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by Anmol AhujaPublished on : Dec 21, 2021
Simplicity and complexity, fragility and solidity, eternity and sheer instance: all contrasting, diverging properties, and yet, meaningfully employed by the architects in the definition of the eponymously named Ice Cubes Cultural Tourist Centre. Intended as an architectural icon in the newly formed tourism district for winter sports in Xinxiang, China, the centre serves to be an urban indicator, a focal point for the whole district that unites, by the strong virtue of standing out from its mostly multi storey residential context. How it achieves this is where another pair of contradictions fit. A marauding composition of nine cubes housing myriad functions, the structure is volumetrically united within the collection of unmelting ice blocks stacked over each other.
The composition, furthermore, stands activated and catalysed, almost as in a state of constant dynamism, by the cubes being axially offset from each other; not only is their stacking eccentric, the superimposed cubes are also rotated on individual axes, adding a spatial ‘excitement’ to the vertically meandering functions housed within. Additionally, there is much at play behind the seemingly random juxtaposition. The toying with what are essentially simple geometric properties is what lends the building a singularly sculptural appearance, oscillating between the precision of art, and the playfulness of what a child would do when handed these blocks. However, a literal additional layer of building, an ancillary skin, if you may, qualifies the structure for an ice sculpture.
The building employs a double facade principle, visible in some of Jean Nouvel’s most famous works and employed readily in facade design by the French architect, even if in a differentiated materiality. Interestingly, and incidentally, both the principal designers of the collaborating architectural studios, Mathieu Forest and Qiang Zou, have worked with Nouvel and his atelier for many years, before joining hands to work on this building. The principle, seen in the context of the Ice Cubes Cultural Tourist Centre, comprises an assembly of two sheaths of glass, held in place one behind the other. While the internal layer subsumes complete transparency, the external layer, responsible for much of the frosting effect, is translucent, bearing a texture of multiple entangled ice crystals. Apart from the obvious lending of a cubist ice castle aesthetic, the dual skin evokes a dichotomy between visibility and concealment, between light and shade, provoking “a mystery and the desire to approach”, according to the architects. “The ice crystals capture the light and give it back. The building thus seems to emit the light it receives, like a mass of inhabited ice,” the designers state, in response to the contrast they seem to pivot the building’s more spiritual side on.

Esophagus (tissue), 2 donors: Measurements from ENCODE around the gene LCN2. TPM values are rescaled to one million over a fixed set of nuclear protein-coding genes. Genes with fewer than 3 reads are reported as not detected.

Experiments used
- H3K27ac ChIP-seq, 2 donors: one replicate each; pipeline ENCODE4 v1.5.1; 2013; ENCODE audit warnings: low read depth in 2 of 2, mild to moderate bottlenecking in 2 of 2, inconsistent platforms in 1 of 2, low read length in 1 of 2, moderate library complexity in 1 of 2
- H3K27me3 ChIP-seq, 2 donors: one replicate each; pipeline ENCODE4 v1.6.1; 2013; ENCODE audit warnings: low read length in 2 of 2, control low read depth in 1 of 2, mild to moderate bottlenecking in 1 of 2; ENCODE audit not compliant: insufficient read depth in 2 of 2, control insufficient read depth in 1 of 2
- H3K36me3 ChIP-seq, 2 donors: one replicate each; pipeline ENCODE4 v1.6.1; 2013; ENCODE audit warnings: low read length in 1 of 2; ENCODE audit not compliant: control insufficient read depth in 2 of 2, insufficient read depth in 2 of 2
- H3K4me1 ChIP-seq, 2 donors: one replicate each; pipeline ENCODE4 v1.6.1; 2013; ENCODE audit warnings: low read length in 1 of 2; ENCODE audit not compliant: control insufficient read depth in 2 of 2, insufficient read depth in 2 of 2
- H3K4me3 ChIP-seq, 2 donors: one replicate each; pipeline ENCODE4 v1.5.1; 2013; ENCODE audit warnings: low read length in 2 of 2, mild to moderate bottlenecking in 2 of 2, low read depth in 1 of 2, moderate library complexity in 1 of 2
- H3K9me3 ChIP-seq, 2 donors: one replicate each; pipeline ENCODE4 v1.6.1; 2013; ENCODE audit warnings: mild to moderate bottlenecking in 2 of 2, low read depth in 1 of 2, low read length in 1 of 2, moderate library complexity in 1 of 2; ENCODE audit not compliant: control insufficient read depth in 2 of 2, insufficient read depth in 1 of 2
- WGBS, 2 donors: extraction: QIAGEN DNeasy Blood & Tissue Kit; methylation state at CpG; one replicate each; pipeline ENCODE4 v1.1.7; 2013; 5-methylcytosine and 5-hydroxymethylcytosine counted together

The light and how it filters through is also manifested in the visual weight of the building itself. Apart from the stacking and cantilevering rendering almost exclusively in glass and steel, a ‘lightness’ in mass for the structure, no supporting structure is visible either. The glass panels of the facades are suspended by stainless steel cables and minimal steel connections, giving the visual impression of a lace when viewed from up close. How this manifests in the interior spaces is a continually evolving spatial landscape, illuminated by sunlight as allowed by the double facade: bright white and reflective on sunny days, vaporous on cloudy ones, and frosted on moderately sunny days.
As dramatic as this composition of cubes is, each about 17 meters in height, it is also carefully doctored to cater to a differential viewing experience, depending on which avenue it is viewed from. From the commercial street to the west, the upper cube shifts to the side, cantilevering 34 meters above the ground to mark the end of the perspective. From the south, the composition is more balanced, to face the calmness of the lake. The entrance to the building is marked by the cubes coming closer together to leave a 34 meter vertical gap, placed along the northern side which is the main pedestrian access.
Furthermore, the cube at the top is conceived as a transparent crystal, housing a space for contemplation and a sky lounge, almost as if suspended in the sky. The structure is abutted against an expansive water body, lending a tranquil environment, along with serving the metaphor of the ice blocks assimilating in the water body. Rising above its context akin to a lighthouse when illuminated in warm light at dusk; a supple and brave parallel by the architects, the Ice Cubes Cultural Tourist Centre suitably serves its conception as a landmark and a delicate monument to both form and function.
Name: Pingyuan New Area Cultural Touristic City Exhibition centre
Client: Henan Rongshou Xinchuang Culture and Tourism Real Estate Co. Ltd.
Program:: Cultural tourist centre
Superstructure surface area: 19.740 m² GFA
Site surface area: 28.200 m2
Architects: Zone of Utopia, Mathieu Forest Architecte
Designers: Qiang ZOU, Mathieu FOREST
Design team: ZENG Teng, DI Wu, WANG Zhuang, Arnaud MAZZA, MA Jia, XUE Qixun
Structure: Arup Group Limited
Curtain wall / facades: EDUTH
Landscape design: Hassell Shanghai
Landscape design construction: QIDI Shanghai
Interior design: WU:Z DESIGN
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